If you caught our last post, you saw how we made the inset style doors for our built-in. After letting them sit in the clamps for a couple days, I went about mounting the hinge hardware and installing the doors to the face frame. I thought this would be orders of magnitude easier than the first time I tried to install inset doors, which was in our first home. Back then, I built the cabinet boxes with the face frame and installed them to the wall way before I ever got around to building the doors. Sizing and installing the doors on installed cabinets was a major pain.
Would it be any easier this time, now that I’ve got the face frames spread out on a work table? Meh, it’s still a pain. Even though I sized the doors to fit precisely, it’s still a chore, go figure.
How I install cabinet doors:
As I mentioned in the door build video, we’re reusing the hinges from our first kitchen. We had a bunch leftover and I couldn’t unload them on Amazon for the longest time. Now I’m glad no one bought them! These hinges are very economical, probably around $2-$3 a piece if you find the right vendor.
To make sure they are all spaced properly when I mount them, I’m using a 2″ long piece of wood as a guide. Makes it go quicker.
Installed, the hinges aren’t invisible, but they’re fairly subtle and add some character.
Here’s a top view of the front of the face frame with the doors…
The hardest part about the door install is dealing with the awkwardness of trying to hold the door, the hinge, the drill, the screw, etc. If I had an extra set of hands, it’d be a little easier. Plus, the spacing is tight by design, which means making a lot of adjustments. To make matters worse, all the hardware and the doors are coming off for sanding and painting. I’m going to have to reinstall the doors at the end of the build.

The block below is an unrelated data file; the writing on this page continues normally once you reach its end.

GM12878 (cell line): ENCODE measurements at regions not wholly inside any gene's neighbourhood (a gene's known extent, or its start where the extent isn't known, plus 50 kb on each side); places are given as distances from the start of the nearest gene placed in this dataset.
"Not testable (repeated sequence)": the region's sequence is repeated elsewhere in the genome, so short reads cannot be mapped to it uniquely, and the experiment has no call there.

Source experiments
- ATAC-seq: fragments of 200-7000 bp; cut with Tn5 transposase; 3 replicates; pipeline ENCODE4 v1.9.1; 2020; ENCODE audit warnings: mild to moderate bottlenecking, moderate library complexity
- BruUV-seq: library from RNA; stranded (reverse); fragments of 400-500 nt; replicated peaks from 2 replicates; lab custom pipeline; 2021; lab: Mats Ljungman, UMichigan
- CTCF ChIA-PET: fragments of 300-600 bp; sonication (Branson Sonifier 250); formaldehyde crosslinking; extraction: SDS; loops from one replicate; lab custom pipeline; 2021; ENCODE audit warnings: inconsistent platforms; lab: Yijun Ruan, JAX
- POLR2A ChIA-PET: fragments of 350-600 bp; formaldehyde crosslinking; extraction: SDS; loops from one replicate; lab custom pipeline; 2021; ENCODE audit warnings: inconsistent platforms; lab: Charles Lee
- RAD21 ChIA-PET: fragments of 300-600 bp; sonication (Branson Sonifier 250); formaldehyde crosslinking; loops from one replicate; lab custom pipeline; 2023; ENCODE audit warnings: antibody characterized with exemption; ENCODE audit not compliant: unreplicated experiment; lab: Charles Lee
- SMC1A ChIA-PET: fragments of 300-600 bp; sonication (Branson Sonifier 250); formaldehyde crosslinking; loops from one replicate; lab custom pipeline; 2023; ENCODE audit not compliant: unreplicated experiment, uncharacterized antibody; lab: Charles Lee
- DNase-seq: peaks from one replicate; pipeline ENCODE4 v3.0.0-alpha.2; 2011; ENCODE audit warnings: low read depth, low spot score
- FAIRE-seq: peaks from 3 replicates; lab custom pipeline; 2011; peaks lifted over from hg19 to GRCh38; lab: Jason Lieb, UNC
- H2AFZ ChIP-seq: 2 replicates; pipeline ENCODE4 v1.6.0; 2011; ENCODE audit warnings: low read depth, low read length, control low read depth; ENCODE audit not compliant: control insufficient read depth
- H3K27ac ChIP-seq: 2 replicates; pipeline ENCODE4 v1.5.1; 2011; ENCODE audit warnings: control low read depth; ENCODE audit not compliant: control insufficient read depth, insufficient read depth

Much to my annoyance, one of the doors is rubbing in two spots. Not majorly, but enough that I’m going to have to shave some wood off in a couple spots.
How will I fix that? I’ll use one of these…
It’s a hand plane. Major old-timer tool. If that doesn’t work, I have an electric version (yes, it’s cheating).
Next week, I expect to be wrapping up the build portion of this project. I’ve already got all the plywood cut to size and machined for joining. I’ll explain that whole process next time, so stay tuned.
So things have slowed down a little bit around here since we knocked dragged out our dining room wainscoting and gussied up our front door. It’s going to pick up again soon though. Plus, in the fall I’ll be taking another grad school course. Before we know it, we’ll be busy like crazy. We do have a couple more projects that we already finished and we’ll probably post about those next week. Since it’s Friday, I thought it would be a good opportunity for a quick post on a kitchen cabinet repair we did a few days ago. You’d think owning a new home would negate the need for annoying repairs. Nope. Apparently the cabinet door on our lazy susan decided it had enough and busted out from the hinge.
It looks bad, but in reality, this is an easy fix. Now, if you think you can just re-screw in the old screws and it will hold you’d be wrong. You need to step it up.
The door is 3/4″ thick. The screws that were in there are 1/2″ long. That means I can use a longer screw.
Here’s the screw that popped out next to the screw I’m going to use. The screw on the left is the 1/2″ fastener. The screw on the right is 3/4″ long. I also decided to go with a beefier screw. The 1/2″ screw is a size 6. The 3/4″ screw is a size 8 (they only come in even sizes). So, I’m using a longer and a wider fastener to make the repair. There are a ton of “that’s what she said” jokes here, so I’m being careful with my word choice. 🙂
The larger screw went into the old holes like butter and seem to be holding very well.
That wasn’t too bad. Fastest. repair. ever.
Is there anything broken in your place that you need to fix? Have a great weekend!!